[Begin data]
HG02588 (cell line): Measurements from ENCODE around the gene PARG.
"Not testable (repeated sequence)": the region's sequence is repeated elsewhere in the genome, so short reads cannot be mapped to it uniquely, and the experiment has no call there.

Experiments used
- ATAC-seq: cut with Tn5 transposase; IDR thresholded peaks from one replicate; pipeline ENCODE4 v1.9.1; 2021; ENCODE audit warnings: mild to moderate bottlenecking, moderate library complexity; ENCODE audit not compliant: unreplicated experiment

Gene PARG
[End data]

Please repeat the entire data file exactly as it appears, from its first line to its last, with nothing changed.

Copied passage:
HG02588 (cell line): Measurements from ENCODE around the gene PARG.
"Not testable (repeated sequence)": the region's sequence is repeated elsewhere in the genome, so short reads cannot be mapped to it uniquely, and the experiment has no call there.

Experiments used
- ATAC-seq: cut with Tn5 transposase; IDR thresholded peaks from one replicate; pipeline ENCODE4 v1.9.1; 2021; ENCODE audit warnings: mild to moderate bottlenecking, moderate library complexity; ENCODE audit not compliant: unreplicated experiment

Gene PARG